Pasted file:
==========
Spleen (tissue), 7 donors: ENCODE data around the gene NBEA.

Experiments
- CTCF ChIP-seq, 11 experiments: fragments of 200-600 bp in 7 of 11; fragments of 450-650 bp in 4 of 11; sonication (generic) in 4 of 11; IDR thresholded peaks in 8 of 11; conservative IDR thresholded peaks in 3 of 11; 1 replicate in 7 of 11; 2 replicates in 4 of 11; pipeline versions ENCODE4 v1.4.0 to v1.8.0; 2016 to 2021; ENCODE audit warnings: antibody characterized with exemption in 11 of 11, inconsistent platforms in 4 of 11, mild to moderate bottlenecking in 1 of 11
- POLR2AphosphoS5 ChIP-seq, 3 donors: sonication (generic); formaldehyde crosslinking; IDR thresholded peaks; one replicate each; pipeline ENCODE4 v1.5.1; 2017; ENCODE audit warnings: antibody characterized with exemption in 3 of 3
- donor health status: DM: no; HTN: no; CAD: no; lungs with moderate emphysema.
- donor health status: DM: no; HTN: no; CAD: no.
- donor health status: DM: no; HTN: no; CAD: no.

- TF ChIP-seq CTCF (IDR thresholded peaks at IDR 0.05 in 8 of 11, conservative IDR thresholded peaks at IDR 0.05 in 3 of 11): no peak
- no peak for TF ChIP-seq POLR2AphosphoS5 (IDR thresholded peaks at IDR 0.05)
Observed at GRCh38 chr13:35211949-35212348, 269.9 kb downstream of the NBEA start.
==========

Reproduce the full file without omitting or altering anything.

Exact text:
Spleen (tissue), 7 donors: ENCODE data around the gene NBEA.

Experiments
- CTCF ChIP-seq, 11 experiments: fragments of 200-600 bp in 7 of 11; fragments of 450-650 bp in 4 of 11; sonication (generic) in 4 of 11; IDR thresholded peaks in 8 of 11; conservative IDR thresholded peaks in 3 of 11; 1 replicate in 7 of 11; 2 replicates in 4 of 11; pipeline versions ENCODE4 v1.4.0 to v1.8.0; 2016 to 2021; ENCODE audit warnings: antibody characterized with exemption in 11 of 11, inconsistent platforms in 4 of 11, mild to moderate bottlenecking in 1 of 11
- POLR2AphosphoS5 ChIP-seq, 3 donors: sonication (generic); formaldehyde crosslinking; IDR thresholded peaks; one replicate each; pipeline ENCODE4 v1.5.1; 2017; ENCODE audit warnings: antibody characterized with exemption in 3 of 3
- donor health status: DM: no; HTN: no; CAD: no; lungs with moderate emphysema.
- donor health status: DM: no; HTN: no; CAD: no.
- donor health status: DM: no; HTN: no; CAD: no.

- TF ChIP-seq CTCF (IDR thresholded peaks at IDR 0.05 in 8 of 11, conservative IDR thresholded peaks at IDR 0.05 in 3 of 11): no peak
- no peak for TF ChIP-seq POLR2AphosphoS5 (IDR thresholded peaks at IDR 0.05)
Observed at GRCh38 chr13:35211949-35212348, 269.9 kb downstream of the NBEA start.